I have always been puzzled at the utility of the peak, whether it’s on an off-road helmet, dual-sport helmet or the weirdly strange Icon Variant (review).
It doesn’t really offer very much protection from the sun’s glare and it almost always creates its own aerodynamic problems for the rider.
About the only thing it really does is give a different look to a helmet, and in the case of the CT-Z (nee XC RAM), that’s not such a bad idea.
The CT-Z is sort of an open-face version of a dual-sport helmet and with the huge popularity of dual-sport and adventure-touring motorcycles, that’s a pretty clever marketing trick by Arai.
There’s no reason why a CT-Z couldn’t be used as a dual-sport helmet and it almost certainly has better ventilation than any full-face dual-sport helmet you’ll find — just hope you don’t do a face plant on a rock when you’re out in the boonies.
The peak of the CT-Z gives a bit of protection from the sun’s glare, but only when the sun is directly overhead.
That huge face shield and equally huge amount of forward visibility is a bit of a liability when old Sol is positioned at the upper edges, like 10 and 2 o’clock.
The upper ventilation system of the CT-Z was cribbed from the Corsair V (review) race helmet, according to Arai. That’s not a bad thing, because the ventilation on the Corsair V is pretty good.
It works on the CT-Z, bringing cool air down into the helmet, where it exhausts out the back through the two large ports.
The exhaust vents have the Arai sliding lever covers, but does anyone ever close them? I’m not sure why you would, even in cold weather.
Three of the tiny Arai rocker switches work the intakes in front. The center intake vent opens towards the rear, probably to help reduce noise, although ironically, this one is louder than the two on the sides.
The system, with its added-on plastic assembly, is a bit of a throwback to the days when a race helmet had to have a big top “aerodynamic” structure like this to look the part.
It’s nicely designed and well made on the CT-Z, but it does still look a bit like an add-on. But, it works, and that’s what matters.
The face shield has two eyebrow vents at the top that open to guide air into ports in the liner, but these don’t seem to be as effective as they are on the RX-Q, probably because of the air that flows up from under the face shield on the CT-Z.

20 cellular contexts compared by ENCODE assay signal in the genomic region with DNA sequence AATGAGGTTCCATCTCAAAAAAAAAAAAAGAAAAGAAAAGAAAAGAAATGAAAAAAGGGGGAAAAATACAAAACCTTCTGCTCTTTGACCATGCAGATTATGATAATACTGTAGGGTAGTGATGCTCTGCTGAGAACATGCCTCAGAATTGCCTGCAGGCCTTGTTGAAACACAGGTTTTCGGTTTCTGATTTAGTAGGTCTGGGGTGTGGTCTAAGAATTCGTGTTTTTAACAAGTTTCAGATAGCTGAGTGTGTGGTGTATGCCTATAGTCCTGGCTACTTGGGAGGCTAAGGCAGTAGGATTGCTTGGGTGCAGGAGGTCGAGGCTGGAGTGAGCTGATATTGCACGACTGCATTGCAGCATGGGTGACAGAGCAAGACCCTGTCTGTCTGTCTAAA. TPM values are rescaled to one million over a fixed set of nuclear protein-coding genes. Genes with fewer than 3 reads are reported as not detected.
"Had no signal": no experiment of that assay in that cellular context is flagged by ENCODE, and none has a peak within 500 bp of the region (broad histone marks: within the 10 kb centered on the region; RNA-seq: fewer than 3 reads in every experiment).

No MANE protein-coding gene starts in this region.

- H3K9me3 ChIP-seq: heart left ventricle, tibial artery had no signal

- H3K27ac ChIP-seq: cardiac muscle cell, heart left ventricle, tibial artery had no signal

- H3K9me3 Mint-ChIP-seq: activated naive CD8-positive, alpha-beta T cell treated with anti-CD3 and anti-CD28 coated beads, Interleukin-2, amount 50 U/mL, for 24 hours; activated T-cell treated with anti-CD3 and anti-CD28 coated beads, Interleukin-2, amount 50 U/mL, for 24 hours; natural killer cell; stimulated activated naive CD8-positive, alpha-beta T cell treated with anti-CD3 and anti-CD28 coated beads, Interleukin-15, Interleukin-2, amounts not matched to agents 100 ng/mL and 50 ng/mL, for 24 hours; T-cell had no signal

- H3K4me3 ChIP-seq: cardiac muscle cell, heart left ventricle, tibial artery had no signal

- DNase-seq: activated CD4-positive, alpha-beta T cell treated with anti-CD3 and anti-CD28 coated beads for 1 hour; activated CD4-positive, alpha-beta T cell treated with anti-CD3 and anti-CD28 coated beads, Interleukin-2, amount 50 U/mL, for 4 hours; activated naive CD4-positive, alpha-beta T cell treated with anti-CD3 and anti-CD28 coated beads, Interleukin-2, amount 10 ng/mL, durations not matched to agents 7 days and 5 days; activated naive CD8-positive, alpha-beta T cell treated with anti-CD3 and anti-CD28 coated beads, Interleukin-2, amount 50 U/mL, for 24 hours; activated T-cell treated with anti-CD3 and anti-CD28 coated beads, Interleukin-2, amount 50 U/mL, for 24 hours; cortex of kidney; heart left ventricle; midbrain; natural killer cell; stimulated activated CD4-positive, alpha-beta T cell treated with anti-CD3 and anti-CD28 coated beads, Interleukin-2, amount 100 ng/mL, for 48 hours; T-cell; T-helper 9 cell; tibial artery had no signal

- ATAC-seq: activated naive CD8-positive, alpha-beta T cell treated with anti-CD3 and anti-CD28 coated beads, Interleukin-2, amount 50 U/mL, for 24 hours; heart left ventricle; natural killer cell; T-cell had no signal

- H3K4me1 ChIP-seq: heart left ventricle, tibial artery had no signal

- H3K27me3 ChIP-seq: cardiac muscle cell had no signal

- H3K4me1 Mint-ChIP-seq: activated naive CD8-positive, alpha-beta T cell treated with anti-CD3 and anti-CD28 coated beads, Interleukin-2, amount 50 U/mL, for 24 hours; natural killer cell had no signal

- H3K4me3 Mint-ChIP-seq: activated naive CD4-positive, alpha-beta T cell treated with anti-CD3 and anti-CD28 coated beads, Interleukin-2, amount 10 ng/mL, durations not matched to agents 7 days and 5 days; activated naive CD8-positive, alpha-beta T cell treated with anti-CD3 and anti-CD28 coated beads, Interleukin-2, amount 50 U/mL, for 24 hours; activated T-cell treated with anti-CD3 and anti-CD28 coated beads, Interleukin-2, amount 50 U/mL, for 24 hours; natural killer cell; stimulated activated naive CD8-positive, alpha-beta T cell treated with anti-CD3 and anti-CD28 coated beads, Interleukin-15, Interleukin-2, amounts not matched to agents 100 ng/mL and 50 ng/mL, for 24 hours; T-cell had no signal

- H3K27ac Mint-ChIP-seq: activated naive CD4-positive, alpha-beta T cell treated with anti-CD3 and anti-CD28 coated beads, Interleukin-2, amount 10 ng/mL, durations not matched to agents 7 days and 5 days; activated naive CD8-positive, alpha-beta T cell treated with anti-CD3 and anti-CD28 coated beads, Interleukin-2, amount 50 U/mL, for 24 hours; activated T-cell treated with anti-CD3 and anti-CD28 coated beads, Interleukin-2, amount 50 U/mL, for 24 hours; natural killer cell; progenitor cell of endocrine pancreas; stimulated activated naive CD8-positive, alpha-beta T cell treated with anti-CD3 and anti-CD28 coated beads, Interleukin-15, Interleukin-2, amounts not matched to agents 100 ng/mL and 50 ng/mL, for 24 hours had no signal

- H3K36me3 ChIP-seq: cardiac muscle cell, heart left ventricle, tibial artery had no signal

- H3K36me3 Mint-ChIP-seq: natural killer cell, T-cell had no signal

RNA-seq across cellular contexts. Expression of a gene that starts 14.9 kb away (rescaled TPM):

You’ll get a lot of air flow from underneath in the front whether you want it or not, but that’s the price you pay with an open-face helmet.
It’s not as bad as others I’ve worn though and this is the first open-face helmet I can wear for extended periods on an unfaired bike.
Burn and I also swapped for the CT-Z on his now-antique BMW K1100LT with its big touring screen and that’s where the helmet comes into its own. The design is ideal for a touring bike.
So the bottom line here is that the Arai CT-Z ventilation system works.
Score: I’ll give the Arai CT-Z ventilation system an “Outstanding” overall rating.
Two more exhaust vents at the lower rear edge of the CT-Z.
Arai CT-Z Sound Levels
The CT-Z is actually pretty quiet, all things considered, and that’s a surprise to me.
Those wider, larger cheek/jaw protectors help to cradle the side of the head and the ears and that, combined with the internal shape and the big ear pockets and thick padding, block a lot of noise that would otherwise intrude.
The air streams smoothly over the helmet and the only real noisemakers are the top vents.
The center vent seems to be the culprit, it can generate some whistling noises at speed, although overall, it’s still better than average.
That an open-face helmet is quieter than many full-face designs is a bit of a surprise, but careful attention to detail helps here, as does the tight-fitting face shield that doesn’t allow any air to leak in along the sides.
Fitting an Intercom to the Arai CT-Z
The ear pockets of the CT-Z seem relatively deep and they fit standard intercom speakers. The helmet shell also allows a standard intercom mounting bracket to be fitted also.
This was probably a deliberate design move by Arai, because surely the CT-Z is aimed at the touring rider and the intercom is an important component for two-up touring.
So overall, the noise levels of the Arai CT-Z are lower than average with some general wind noise around the top of the helmet but otherwise commendable, especially for an open-face design. It’s borderline, but I’ll rate it as slightly quieter than average.
Note that our helmet evaluations are a combined effort of several riders over time on different types of motorcycles with and without windscreens.
Evaluators wear correctly fitted, high quality ear plugs (even when evaluating motorcycle intercom systems).